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Calls for Prey Lang preservation

Calls for Prey Lang preservation

MORE than 100 villagers from four provinces gathered in Phnom Penh on Wednesday to draw attention to environmental degradation in Prey Lang forest, and to call for a halt to the granting of economic land concessions in the area.

Representatives of the group delivered petitions to Prime Minister Hun Sen’s cabinet and the Ministry of Agriculture requesting action to protect Prey Lang, which covers an area of about 5,250 square kilometres in Kratie, Stung Treng, Kampong Thom and Preah Vihear provinces.

“Villagers in four provinces depend on Prey Lang and its biodiversity to support their livelihoods and provide income and food for their families,” Sem Sean, a village representative from Kampong Thom province, said at a press conference on Wednesday.

He said the forest was threatened by the increasing number of companies that had been granted mining and logging concessions there.

“Because companies have cut down a lot of trees, cleared large areas of land and carried out exploration for mining purposes, there have been a number of negative effects such as flooding and drought,” he added.

Sem Sean said there are currently 33 private companies operating in Prey Lang forest: 12 in Preah Vihear, 11 in Kratie, eight in Stung Treng and two in Kampong Thom.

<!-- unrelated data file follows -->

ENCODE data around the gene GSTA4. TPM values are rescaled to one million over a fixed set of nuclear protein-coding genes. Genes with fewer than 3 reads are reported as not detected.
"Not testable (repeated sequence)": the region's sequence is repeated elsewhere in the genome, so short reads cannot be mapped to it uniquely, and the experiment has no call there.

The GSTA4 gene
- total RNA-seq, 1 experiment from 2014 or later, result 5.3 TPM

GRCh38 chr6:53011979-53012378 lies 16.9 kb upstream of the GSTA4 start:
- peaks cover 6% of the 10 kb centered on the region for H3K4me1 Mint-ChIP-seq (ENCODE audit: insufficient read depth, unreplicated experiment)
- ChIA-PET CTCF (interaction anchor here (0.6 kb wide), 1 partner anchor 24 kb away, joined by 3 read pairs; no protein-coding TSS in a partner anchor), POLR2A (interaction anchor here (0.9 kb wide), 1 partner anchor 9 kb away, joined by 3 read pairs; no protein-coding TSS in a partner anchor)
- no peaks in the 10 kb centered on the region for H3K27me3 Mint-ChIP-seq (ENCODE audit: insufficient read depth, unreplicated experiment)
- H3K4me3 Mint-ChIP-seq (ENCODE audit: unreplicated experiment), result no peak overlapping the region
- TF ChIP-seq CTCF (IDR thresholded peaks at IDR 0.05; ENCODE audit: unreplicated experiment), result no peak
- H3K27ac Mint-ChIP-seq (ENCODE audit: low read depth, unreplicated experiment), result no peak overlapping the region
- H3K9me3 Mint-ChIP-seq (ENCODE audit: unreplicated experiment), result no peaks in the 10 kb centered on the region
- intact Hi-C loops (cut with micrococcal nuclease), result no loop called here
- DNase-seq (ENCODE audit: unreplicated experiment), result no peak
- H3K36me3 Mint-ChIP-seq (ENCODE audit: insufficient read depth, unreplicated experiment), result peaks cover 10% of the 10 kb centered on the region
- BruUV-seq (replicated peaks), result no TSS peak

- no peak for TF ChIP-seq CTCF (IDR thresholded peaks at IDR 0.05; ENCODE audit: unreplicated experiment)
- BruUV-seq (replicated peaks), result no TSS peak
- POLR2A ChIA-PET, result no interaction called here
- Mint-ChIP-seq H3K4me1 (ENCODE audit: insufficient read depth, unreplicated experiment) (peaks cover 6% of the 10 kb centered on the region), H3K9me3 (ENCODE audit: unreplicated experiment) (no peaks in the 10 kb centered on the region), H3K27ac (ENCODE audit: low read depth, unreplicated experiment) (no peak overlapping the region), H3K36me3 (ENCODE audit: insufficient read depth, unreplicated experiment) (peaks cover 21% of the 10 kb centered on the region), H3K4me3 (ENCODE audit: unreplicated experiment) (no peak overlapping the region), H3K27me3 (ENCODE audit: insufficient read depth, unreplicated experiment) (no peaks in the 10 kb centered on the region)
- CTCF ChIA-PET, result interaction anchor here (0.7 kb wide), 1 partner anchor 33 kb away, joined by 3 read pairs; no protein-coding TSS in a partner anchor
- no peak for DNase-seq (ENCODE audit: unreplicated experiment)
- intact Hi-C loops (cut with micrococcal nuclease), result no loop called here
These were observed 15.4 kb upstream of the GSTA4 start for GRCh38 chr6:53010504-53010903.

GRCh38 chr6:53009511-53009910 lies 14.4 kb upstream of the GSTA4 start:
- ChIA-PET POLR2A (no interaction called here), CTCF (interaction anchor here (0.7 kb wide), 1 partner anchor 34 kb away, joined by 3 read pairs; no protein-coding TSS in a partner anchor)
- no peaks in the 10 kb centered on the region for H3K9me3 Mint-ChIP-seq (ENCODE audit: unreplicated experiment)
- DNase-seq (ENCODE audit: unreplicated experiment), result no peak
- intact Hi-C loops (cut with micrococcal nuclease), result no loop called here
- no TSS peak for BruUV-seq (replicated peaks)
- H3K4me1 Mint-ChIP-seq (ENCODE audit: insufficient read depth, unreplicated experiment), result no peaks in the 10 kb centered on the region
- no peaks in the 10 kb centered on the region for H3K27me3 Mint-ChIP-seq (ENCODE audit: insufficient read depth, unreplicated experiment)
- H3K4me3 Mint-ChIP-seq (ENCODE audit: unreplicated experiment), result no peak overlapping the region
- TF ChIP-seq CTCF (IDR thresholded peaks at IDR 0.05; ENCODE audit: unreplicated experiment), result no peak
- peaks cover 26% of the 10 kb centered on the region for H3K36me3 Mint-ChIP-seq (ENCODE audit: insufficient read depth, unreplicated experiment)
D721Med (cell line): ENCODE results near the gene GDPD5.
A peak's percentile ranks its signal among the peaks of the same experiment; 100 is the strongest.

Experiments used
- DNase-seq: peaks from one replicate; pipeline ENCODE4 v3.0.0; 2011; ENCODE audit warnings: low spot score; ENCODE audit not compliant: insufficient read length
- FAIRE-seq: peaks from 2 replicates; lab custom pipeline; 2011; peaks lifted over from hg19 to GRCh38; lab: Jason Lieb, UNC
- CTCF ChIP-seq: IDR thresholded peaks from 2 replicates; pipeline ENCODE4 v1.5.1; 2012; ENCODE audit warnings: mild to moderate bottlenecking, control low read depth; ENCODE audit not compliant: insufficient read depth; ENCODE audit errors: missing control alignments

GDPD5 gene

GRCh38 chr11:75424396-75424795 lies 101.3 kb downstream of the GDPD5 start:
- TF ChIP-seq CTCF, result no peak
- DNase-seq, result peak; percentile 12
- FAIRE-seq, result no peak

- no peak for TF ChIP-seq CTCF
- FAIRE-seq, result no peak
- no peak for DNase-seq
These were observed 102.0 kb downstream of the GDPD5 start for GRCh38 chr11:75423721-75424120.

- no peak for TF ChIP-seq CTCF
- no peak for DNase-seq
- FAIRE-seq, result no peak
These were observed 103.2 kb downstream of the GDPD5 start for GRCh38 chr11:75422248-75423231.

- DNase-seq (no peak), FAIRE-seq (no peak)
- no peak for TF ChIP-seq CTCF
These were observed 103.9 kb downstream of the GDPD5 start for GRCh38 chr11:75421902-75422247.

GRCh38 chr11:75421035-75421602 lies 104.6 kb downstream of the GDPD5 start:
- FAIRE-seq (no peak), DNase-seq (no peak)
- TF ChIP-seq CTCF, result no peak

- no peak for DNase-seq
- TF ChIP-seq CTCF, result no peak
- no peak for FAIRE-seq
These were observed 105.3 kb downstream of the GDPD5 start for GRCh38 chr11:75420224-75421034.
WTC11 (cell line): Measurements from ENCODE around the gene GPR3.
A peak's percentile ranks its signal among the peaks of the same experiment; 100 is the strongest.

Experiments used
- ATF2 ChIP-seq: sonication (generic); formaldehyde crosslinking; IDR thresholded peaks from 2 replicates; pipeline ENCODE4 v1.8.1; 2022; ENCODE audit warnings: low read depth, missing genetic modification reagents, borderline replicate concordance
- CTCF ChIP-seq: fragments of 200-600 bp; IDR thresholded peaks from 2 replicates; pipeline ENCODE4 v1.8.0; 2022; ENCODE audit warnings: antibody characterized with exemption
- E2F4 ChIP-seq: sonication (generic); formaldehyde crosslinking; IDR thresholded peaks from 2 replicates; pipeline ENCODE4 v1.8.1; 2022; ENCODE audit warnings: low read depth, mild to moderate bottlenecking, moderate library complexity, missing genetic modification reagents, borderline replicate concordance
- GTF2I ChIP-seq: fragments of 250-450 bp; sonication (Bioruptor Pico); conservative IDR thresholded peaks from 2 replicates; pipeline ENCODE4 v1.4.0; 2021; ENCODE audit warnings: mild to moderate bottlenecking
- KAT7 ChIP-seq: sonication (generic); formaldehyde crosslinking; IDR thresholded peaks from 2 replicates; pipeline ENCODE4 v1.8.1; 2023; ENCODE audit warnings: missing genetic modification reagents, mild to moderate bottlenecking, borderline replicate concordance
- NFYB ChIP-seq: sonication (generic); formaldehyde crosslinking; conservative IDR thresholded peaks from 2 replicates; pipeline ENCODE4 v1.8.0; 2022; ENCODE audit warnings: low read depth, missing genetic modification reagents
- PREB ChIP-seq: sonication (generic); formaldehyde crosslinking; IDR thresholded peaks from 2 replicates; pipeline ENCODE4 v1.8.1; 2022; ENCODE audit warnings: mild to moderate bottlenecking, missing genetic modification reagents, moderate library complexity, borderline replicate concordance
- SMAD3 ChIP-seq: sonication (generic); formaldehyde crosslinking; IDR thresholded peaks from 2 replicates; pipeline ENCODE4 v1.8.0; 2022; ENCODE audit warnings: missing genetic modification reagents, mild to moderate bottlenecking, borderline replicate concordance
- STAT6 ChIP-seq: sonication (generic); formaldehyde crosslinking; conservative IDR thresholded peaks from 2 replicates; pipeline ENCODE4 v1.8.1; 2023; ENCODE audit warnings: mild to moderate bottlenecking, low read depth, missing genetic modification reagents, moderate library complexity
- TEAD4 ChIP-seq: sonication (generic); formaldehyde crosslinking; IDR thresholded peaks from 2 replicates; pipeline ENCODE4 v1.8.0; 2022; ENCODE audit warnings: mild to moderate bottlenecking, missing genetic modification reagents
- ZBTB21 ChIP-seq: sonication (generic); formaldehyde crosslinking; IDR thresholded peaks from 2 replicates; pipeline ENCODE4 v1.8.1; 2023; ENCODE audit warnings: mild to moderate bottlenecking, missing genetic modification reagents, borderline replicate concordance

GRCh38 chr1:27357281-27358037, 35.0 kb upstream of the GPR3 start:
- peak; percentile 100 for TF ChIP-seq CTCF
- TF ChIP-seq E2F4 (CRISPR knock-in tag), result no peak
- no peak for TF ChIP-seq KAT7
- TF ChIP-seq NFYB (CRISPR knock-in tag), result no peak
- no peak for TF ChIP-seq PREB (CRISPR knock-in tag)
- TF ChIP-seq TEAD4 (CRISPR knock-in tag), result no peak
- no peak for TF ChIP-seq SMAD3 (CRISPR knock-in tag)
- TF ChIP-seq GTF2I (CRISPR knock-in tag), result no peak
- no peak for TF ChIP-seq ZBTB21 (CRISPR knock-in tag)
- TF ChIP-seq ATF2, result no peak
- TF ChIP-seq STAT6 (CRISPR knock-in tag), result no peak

Some of the largest include South Korean mining firm Kenertec, Rattanak Stone Cambodia Development Co Ltd and the Pheapimex Group, which has been linked to a number of controversial logging and plantation projects across the country.

Phourk Hong, a Kuoy ethnic minority representative from Preah Vihear province, called for the concessions to be “cancelled” and for private companies to be banned from operating in the forest.

“We want Prey Lang to be preserved for our younger generations, so our people can continue our traditional ways of life,” she said.

Chheng Kimsun, director of the Forestry Administration at the Ministry of Agriculture, said he had not yet seen the villagers’ complaint. However, he defended the land-concession system and said that sometimes villagers were at fault in disputes.

“Before granting an economic land concession, the government conducts a survey to determine potential impacts on the area. The problems occur because some villagers are bad people and they put up fences around state land so they can try to get compensation,” he said.

In 2007, international watchdog Global Witness reported that Prey Lang was under threat from “large-scale illegal logging” operations with close links to senior government officials.

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